Greater prenatal alcohol exposure trajectories linked to impaired growth and neurodevelopment
[2 minute Medicine, 1/4/19] Prenatal alcohol exposure is known to cause growth and neurodevelopmental disorders in infants, but less is known about the relationship between PAE trajectory and its harmful effects. In this prospective cohort study, researchers interviewed pregnant women in Ukraine between 2008 and 2012 on alcohol use and measured infant neurodevelopment at 6 and 12 weeks postpartum to compare growth and neurodevelopment of infants with different PAE trajectories. Researchers grouped mothers’ alcohol use into 5 trajectories, described as minimal to no PAE throughout gestation, low-to-moderate PAE with discontinuation early in gestation, low-to-moderate PAE sustained across gestation, moderate-to-high PAE with reduction early in gestation, and high PAE sustained across gestation. Greater PAE was associated with reduced birth weight and length, as well as lower neurodevelopmental scores at 6- and 12-month follow-up. These differences persisted when controlling for multiple demographic and health factors.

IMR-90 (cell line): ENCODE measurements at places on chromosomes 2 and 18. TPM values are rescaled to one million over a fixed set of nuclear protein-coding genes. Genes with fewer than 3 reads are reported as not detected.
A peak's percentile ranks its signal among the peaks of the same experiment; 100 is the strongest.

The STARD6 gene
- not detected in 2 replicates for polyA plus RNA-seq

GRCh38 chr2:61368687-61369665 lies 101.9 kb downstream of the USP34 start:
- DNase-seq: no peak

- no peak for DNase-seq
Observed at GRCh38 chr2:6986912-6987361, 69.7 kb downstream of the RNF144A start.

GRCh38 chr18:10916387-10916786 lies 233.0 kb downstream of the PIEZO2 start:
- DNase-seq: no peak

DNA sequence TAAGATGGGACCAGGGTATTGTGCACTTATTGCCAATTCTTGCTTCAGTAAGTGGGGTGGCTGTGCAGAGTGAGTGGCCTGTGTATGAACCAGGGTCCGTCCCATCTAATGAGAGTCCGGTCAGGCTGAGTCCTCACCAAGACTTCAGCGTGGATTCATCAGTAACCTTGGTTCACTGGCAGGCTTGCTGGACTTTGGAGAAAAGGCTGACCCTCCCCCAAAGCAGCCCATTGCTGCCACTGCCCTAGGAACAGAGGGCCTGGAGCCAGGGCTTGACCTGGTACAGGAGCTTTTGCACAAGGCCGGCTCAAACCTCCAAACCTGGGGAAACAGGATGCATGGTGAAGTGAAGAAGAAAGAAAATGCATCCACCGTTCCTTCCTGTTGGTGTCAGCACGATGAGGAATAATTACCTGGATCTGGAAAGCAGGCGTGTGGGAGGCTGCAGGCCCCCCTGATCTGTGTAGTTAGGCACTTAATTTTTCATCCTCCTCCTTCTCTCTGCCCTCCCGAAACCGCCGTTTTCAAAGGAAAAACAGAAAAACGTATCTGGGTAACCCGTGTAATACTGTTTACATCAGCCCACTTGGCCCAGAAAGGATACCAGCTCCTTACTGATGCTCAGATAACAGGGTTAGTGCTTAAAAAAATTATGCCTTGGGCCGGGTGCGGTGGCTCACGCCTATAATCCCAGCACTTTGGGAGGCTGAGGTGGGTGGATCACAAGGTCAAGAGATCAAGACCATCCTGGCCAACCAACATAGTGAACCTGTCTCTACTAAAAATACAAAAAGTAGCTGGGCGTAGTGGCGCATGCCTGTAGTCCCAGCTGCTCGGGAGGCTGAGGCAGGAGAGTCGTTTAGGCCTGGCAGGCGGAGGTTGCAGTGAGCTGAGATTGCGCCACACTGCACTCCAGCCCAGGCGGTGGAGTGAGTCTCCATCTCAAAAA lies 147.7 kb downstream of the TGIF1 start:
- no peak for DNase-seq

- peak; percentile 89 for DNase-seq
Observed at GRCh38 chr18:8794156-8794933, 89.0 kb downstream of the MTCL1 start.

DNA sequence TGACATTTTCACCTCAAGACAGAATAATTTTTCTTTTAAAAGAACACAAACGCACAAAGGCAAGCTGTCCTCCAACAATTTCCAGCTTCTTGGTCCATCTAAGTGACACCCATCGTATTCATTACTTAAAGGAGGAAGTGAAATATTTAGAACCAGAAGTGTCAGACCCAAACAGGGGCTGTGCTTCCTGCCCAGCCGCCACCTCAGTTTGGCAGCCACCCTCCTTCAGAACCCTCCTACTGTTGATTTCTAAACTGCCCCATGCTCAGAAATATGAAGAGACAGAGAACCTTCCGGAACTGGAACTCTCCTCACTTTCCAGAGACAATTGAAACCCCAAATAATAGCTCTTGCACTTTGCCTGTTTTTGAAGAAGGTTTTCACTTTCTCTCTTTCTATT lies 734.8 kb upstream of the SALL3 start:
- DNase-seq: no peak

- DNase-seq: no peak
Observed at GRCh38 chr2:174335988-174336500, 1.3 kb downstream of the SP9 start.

These findings are limited by recall bias and a high study drop-out rate. Furthermore, researchers did not collect or control for physiologic factors, such as placental functioning, and certain sociodemographic factors may vary throughout pregnancy but were only measured once. Nonetheless, the study is strengthened by its large sample and long follow-up. For physicians, these findings highlight the importance of screening for and reducing prenatal alcohol exposure, especially among women who consume high amounts of alcohol or do not reduce use early in pregnancy.
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